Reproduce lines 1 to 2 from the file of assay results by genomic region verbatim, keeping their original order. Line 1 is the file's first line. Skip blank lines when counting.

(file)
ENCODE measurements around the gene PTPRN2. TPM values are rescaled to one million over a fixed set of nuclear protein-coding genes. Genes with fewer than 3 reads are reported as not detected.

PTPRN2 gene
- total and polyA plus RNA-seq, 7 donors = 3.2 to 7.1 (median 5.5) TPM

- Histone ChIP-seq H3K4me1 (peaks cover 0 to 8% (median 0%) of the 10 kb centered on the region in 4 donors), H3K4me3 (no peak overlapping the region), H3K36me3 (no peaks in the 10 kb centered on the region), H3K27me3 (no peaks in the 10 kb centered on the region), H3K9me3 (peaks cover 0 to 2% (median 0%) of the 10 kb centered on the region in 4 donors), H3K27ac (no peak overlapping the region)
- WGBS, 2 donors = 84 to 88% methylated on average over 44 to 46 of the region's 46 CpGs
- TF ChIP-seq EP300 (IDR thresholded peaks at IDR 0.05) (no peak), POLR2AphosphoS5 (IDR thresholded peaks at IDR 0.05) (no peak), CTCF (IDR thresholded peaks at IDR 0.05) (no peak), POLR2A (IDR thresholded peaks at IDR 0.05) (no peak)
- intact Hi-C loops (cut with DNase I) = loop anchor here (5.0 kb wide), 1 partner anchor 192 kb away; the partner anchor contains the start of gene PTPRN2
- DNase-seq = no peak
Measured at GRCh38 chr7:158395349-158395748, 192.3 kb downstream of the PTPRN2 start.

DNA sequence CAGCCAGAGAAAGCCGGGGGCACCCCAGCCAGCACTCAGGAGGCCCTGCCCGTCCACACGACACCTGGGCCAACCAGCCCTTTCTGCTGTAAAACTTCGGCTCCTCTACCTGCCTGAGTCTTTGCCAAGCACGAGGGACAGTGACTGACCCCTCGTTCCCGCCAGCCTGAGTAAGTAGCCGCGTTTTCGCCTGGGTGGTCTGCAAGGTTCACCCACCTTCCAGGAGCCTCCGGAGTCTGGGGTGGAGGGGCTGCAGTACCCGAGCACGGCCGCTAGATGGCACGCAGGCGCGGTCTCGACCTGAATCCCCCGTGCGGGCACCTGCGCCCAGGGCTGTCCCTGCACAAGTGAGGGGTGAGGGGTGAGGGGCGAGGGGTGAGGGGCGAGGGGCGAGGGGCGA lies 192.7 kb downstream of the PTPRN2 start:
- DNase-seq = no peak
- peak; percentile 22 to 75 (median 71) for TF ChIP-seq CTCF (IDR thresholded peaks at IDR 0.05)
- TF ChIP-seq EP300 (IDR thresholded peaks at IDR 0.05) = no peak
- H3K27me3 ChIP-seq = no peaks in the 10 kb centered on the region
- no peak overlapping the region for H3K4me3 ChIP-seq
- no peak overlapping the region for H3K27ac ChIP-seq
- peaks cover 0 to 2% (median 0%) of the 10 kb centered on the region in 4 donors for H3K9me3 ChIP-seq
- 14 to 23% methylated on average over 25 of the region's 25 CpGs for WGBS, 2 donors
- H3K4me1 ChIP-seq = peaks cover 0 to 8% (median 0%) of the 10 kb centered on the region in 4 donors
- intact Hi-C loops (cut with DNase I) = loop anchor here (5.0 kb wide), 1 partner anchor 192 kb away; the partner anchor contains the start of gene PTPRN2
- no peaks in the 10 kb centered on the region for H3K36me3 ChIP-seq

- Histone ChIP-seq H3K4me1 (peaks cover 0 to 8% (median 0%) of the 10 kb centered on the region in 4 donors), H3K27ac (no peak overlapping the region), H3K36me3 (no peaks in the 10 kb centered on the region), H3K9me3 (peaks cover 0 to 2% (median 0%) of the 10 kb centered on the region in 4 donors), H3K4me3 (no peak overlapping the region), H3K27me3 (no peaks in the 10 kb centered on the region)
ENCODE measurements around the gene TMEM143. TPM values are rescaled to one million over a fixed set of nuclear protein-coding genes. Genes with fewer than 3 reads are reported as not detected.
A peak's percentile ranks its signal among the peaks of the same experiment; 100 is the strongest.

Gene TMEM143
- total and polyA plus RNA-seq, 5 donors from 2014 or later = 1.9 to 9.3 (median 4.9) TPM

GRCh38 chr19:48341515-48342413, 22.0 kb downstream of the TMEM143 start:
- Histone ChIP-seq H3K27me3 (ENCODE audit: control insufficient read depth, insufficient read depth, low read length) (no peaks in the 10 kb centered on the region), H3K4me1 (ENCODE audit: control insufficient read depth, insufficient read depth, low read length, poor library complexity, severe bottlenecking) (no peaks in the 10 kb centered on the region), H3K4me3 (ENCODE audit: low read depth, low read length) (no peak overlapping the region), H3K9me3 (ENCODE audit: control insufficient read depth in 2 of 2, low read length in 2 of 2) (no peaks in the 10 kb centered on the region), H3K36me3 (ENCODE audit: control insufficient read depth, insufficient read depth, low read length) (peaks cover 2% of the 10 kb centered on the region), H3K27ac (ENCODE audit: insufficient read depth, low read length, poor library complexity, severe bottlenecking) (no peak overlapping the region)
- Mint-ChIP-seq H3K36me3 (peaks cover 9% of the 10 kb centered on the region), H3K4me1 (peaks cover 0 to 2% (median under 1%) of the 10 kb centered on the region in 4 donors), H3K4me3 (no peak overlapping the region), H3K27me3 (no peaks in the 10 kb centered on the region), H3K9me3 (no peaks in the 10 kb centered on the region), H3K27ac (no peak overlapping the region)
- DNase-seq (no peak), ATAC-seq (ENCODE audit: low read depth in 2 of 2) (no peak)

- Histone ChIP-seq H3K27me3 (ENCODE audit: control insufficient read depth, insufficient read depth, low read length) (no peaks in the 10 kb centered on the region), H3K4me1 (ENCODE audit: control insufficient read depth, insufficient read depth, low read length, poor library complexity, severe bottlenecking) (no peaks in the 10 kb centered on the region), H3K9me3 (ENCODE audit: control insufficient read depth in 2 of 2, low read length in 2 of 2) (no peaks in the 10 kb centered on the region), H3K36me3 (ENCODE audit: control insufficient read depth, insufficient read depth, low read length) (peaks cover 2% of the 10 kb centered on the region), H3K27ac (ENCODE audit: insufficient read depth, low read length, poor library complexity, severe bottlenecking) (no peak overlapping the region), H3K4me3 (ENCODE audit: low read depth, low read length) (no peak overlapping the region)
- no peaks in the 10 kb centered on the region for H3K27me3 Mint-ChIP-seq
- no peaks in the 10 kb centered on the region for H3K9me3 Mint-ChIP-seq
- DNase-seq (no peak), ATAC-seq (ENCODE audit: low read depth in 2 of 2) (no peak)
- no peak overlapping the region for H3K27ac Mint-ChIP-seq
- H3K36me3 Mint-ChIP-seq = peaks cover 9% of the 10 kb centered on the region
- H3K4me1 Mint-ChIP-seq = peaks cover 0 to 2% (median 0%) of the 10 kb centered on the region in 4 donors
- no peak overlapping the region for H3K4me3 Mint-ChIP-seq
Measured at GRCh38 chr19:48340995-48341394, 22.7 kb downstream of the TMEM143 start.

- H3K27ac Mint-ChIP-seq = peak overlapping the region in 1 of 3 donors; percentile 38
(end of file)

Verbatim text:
ENCODE measurements around the gene PTPRN2. TPM values are rescaled to one million over a fixed set of nuclear protein-coding genes. Genes with fewer than 3 reads are reported as not detected.

PTPRN2 gene